Palmer Luckey, the founder of Oculus and the inventor of arguably the most successful commercial virtual reality headset, was only 17 when he completed his first prototype for the device. Fast-forward to the present day, and Luckey is now worth roughly $750 million at the age of 25, having sold his company to Facebook.
16-year-old Maxime Coutté’s story has something in common with Luckey’s beginnings, in that he set out at an early age to build the hardware needed to enjoy VR experiences, and appears to have the same sort of tenacity and passion for technology as the inventor whose footsteps he’s following in.
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But the similarities end there; Coutté took up the project because his interest in VR was piqued by the virtual reality-focused anime series Sword Art Online. Finding himself unable to afford an Oculus Rift of his own at 13, he sought out the help of a couple of friends and his math teacher in the village of Savins in northern France, where he grew up.
Now, Coutté has not only crafted a working VR headset that allows him to play SteamVR games, but also open sourced the tech behind it so anyone can make their own and improve upon it as they see fit. I found his story fascinating, and was delighted to learn more about his journey from halfway around the world.
The result is a 3D printed headset equipped with a 5.5-inch 2,560 x 1,440 pixel LCD screen that allows for a 90-degree field of view. Coutté has paired it with Leap Motion’s hand tracking device to detect and mirror arm movements for aiming and other functions in games, and said that the headset will work with SteamVR-compatible content.
Coutté recalls getting started with VR at school, as part of a special interest group at school:
I started programming when I was 13, thanks to Sensei (Coutté’s math teacher at the Collège Lelorgne de Savigny middle school in Provins, Jerome Dieudonne), who created a robotics club with our school’s backing. On the first day there, it hosted 12 students; the next week we were down to just three of us.
At the time, I was hugely into this anime called Sword Art Online, in which the protagonist, Kirito, using a VR headset, is plunged into a role playing video game. I was fascinated by the idea of a second reality in VR and I wanted to experience it. I spoke with one of my fellow club members, Gabriel Combe, about how I couldn’t afford a VR headset, and we both agreed that we should build our own.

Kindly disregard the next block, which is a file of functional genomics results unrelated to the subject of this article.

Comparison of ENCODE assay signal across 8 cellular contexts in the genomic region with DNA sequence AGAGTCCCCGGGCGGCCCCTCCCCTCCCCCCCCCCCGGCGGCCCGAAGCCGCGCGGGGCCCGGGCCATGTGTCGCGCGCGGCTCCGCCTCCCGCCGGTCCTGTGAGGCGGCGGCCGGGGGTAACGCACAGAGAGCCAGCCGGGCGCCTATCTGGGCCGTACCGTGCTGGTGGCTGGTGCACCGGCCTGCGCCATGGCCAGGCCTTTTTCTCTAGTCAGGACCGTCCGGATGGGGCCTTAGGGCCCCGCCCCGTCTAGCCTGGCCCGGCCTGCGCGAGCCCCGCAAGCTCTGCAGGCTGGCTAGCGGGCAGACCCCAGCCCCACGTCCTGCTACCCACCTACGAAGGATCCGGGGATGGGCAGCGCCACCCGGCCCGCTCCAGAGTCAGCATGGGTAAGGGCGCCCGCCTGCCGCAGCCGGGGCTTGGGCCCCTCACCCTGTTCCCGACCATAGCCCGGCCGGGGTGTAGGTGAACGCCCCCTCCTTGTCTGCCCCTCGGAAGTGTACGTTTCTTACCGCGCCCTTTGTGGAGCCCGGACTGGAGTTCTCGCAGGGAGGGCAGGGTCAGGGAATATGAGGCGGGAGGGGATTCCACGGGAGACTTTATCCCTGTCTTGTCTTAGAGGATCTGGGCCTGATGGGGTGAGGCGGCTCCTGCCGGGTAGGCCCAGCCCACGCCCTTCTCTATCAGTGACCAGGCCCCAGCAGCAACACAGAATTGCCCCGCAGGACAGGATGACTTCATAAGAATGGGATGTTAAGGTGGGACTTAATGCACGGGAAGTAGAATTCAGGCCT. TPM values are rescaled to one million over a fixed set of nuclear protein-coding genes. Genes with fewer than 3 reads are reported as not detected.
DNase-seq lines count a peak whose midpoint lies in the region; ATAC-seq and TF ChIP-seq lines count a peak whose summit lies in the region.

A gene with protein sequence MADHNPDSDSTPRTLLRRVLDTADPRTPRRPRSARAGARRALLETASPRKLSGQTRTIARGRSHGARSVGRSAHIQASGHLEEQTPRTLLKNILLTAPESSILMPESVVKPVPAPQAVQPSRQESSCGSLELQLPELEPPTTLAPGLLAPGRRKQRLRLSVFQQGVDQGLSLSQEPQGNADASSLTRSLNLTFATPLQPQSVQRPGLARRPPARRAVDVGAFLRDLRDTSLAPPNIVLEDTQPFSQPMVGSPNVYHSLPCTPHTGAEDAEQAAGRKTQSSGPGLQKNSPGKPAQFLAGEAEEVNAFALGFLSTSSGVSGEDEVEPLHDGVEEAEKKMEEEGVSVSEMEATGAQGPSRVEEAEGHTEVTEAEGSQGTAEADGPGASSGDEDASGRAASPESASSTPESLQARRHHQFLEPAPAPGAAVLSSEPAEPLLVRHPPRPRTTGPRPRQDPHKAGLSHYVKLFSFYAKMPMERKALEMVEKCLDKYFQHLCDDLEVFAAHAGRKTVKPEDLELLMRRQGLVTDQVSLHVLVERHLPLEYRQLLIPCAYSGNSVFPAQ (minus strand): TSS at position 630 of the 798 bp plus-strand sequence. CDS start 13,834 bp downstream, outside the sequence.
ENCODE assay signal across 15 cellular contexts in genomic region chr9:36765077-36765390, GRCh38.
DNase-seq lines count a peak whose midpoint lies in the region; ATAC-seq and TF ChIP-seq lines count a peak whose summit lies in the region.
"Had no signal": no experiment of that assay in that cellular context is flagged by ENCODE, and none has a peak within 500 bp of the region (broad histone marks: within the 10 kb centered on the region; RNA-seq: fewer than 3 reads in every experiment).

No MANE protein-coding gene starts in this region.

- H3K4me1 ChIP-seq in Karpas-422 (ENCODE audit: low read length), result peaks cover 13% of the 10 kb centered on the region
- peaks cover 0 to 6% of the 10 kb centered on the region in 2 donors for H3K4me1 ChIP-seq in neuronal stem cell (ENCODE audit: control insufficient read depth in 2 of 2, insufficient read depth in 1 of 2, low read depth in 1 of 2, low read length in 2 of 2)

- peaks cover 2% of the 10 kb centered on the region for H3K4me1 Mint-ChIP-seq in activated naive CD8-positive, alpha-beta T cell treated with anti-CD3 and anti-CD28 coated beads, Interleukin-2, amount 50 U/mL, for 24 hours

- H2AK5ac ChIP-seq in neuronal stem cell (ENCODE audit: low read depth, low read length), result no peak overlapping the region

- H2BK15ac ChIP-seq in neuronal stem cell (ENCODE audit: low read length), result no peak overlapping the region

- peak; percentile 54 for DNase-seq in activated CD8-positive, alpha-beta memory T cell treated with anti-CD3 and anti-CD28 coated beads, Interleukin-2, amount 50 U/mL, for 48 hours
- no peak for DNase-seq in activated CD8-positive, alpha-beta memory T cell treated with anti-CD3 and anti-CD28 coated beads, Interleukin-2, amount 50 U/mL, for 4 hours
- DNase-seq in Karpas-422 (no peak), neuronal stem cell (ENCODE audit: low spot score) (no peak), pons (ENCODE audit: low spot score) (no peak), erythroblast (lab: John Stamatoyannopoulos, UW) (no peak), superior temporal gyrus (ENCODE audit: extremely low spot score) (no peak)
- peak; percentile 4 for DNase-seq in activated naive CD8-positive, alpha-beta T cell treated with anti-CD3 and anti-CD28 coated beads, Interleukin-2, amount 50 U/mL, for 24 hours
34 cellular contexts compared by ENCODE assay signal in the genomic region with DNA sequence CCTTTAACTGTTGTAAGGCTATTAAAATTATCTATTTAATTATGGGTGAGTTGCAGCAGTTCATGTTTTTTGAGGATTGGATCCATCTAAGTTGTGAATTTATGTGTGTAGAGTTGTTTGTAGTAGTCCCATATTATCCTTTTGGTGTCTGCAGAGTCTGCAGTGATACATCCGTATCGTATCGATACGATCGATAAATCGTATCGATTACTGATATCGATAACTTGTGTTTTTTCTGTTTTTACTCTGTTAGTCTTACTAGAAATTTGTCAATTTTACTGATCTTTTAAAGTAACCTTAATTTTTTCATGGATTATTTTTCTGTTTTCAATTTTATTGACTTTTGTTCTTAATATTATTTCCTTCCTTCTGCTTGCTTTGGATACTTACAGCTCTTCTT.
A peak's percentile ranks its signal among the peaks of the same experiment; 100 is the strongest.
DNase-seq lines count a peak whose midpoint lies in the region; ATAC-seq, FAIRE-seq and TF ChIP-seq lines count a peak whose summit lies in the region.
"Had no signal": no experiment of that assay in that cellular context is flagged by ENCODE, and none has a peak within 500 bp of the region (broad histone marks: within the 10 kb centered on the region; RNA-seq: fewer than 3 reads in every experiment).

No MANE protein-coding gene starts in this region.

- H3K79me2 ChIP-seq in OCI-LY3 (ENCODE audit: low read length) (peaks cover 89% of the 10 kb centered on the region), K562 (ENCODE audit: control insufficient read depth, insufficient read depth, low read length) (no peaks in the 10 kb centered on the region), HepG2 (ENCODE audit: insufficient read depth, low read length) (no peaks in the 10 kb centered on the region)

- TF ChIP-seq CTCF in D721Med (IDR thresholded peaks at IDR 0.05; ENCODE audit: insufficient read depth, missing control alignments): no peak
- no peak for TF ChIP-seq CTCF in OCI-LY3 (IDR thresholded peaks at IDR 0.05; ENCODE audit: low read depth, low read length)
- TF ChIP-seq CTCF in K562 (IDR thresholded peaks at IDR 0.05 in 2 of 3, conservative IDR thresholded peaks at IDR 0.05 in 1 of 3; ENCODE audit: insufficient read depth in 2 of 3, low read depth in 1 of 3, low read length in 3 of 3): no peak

That got us into the math and physics behind VR (quaternions, proper acceleration, and antiderivatives). Then, we bought the cheapest components we could and we reinvented VR. Now, using our FastVR and Relativ tools, you can build your VR headset too.
Coutté wasn’t deterred by the lack of easy access to resources in his village, or by his lack of experience in building hardware:
Every piece of knowledge one would need for such a project is online. From math courses, to electronics tutorials and cheap components, all the knowledge and prerequisites are free and at our fingertips. And by building it from scratch, with all the fresh know-how available to us in 2017, we avoided common assumptions and challenges associated with VR technology back in 2013.
Together with Combe, Sensei, and their friend Jonas Ceccon – who sourced parts including lenses and the screen from suppliers in China – the foursome formed a team to participate in a robotics competition, and began work on their mammoth project:
When we started working on the VR headset we had no idea of how to build it. I started with the most basics things, like how we would track player movements, and those questions led us to the math behind components such as the accelerometer. As we progressed in answering our questions, our next steps became clear and we kept at it.
The most difficult part was to make it compatible with every existent SteamVR game. We still struggle with this. The easiest part of our project was to release a first prototype of the headset core that handles the fundamental processes of displaying VR content, after having mastered the key concepts behind VR – the first one was coded in just six nights.
In the process, Coutté and his team realized that simply building the hardware and getting it to work wouldn’t be enough to ensure smooth performance in VR experiences. So Coutté came up with a solution that he called WRMHL, to enable quick communication between the Arduino hardware platform and the Unity3D engine. He explained that this made it possible to reduce latency by a great deal by reducing computations on the headset and pushing them to the connected PC instead, and it worked well given that the team was using low-cost components.
Instead of trying to beat million-dollar companies at their own game, the team decided to focus on working within a budget of just $100. Coutté explained:
Every choice has been made in the perspective of this constraint, and it led us to build more and more things by ourselves to see how we can stretch our budget.